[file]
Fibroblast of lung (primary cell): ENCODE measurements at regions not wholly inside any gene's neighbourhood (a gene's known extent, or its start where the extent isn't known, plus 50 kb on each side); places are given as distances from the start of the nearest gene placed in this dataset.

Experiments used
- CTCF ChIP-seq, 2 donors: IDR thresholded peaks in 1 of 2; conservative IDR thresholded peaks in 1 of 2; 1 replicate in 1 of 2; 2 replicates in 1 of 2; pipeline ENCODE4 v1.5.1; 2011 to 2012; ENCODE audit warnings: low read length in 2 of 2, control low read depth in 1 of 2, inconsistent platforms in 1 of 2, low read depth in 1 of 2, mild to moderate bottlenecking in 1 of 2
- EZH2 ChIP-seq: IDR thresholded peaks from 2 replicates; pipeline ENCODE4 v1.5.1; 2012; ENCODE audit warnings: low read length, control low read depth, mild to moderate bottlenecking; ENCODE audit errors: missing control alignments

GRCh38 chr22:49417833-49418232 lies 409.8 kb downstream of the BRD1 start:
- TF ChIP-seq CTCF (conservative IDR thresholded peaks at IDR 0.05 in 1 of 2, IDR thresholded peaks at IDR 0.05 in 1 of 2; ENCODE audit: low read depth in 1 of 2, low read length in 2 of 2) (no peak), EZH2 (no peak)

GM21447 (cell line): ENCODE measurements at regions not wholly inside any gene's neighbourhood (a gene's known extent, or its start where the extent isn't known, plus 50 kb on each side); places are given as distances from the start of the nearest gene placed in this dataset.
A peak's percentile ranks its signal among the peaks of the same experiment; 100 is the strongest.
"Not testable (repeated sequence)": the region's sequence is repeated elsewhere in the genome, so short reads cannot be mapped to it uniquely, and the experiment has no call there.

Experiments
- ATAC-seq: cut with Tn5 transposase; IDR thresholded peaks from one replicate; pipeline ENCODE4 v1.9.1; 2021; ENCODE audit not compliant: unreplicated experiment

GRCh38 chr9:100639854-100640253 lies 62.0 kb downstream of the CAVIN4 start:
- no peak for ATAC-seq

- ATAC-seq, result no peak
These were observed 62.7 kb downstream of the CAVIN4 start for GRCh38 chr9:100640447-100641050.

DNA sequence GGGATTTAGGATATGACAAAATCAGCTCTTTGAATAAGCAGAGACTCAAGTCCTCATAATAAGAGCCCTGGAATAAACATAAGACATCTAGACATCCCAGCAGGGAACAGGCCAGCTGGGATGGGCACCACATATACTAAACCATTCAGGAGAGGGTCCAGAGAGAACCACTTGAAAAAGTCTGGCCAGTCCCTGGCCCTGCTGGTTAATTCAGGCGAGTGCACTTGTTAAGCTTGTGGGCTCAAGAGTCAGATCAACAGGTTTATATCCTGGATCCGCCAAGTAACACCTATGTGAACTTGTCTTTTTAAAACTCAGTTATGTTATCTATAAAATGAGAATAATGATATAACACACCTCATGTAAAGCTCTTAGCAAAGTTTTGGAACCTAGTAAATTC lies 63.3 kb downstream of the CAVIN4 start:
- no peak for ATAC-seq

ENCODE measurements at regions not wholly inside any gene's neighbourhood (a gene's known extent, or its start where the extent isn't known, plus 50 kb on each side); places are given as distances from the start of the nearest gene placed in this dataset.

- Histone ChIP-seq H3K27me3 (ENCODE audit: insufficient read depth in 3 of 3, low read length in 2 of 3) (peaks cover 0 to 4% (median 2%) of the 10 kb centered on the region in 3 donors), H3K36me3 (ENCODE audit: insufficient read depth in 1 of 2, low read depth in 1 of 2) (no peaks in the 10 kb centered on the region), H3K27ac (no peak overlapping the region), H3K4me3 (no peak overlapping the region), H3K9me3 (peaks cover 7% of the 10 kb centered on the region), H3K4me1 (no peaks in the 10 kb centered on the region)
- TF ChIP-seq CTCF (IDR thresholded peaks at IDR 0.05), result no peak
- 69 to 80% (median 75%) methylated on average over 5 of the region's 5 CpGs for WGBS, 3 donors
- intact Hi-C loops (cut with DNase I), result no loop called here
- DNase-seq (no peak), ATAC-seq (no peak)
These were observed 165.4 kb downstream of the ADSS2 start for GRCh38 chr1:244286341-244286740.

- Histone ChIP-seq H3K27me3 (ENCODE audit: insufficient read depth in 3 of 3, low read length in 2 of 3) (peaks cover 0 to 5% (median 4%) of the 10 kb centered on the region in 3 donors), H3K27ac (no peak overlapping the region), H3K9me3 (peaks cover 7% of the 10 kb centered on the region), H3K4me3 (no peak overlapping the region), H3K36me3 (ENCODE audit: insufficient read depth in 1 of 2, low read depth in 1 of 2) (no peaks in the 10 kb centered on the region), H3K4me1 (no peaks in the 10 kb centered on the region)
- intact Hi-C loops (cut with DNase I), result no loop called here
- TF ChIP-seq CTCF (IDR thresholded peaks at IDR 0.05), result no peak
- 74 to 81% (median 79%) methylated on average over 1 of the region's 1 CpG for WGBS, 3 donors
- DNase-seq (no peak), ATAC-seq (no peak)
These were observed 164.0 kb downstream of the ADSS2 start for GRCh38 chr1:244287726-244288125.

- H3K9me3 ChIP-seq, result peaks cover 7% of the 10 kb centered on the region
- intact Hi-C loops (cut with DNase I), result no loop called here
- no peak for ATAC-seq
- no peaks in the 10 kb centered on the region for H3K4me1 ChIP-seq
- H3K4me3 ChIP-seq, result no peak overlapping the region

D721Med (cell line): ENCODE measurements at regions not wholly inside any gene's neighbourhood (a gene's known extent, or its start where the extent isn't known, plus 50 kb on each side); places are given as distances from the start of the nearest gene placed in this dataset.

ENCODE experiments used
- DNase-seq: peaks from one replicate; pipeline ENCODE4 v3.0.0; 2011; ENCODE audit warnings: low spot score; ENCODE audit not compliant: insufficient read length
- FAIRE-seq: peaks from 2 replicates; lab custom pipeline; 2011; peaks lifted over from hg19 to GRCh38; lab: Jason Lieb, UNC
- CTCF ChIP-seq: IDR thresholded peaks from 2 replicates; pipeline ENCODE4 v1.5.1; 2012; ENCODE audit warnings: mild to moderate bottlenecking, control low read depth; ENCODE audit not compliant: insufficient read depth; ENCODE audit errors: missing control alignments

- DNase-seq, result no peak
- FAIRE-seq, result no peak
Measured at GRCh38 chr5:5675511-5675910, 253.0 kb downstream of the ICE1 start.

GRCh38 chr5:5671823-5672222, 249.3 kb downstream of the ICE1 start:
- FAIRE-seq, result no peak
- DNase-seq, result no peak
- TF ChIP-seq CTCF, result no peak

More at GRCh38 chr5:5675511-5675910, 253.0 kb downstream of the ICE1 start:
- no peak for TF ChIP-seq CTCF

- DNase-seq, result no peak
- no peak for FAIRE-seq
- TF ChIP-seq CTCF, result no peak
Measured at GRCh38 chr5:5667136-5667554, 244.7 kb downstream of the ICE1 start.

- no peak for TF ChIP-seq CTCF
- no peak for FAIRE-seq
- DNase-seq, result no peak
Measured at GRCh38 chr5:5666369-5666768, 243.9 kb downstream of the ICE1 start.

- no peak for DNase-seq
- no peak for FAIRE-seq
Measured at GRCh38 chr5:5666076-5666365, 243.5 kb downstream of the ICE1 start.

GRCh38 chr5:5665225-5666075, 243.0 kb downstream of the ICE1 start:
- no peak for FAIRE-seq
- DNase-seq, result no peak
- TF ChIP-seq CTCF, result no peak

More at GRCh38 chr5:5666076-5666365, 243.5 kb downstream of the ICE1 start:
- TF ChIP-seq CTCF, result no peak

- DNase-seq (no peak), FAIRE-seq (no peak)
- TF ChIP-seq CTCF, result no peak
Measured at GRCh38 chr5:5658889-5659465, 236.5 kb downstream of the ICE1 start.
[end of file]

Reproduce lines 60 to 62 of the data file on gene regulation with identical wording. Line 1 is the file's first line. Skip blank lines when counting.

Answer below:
Measured at GRCh38 chr5:5666076-5666365, 243.5 kb downstream of the ICE1 start.

GRCh38 chr5:5665225-5666075, 243.0 kb downstream of the ICE1 start:
- no peak for FAIRE-seq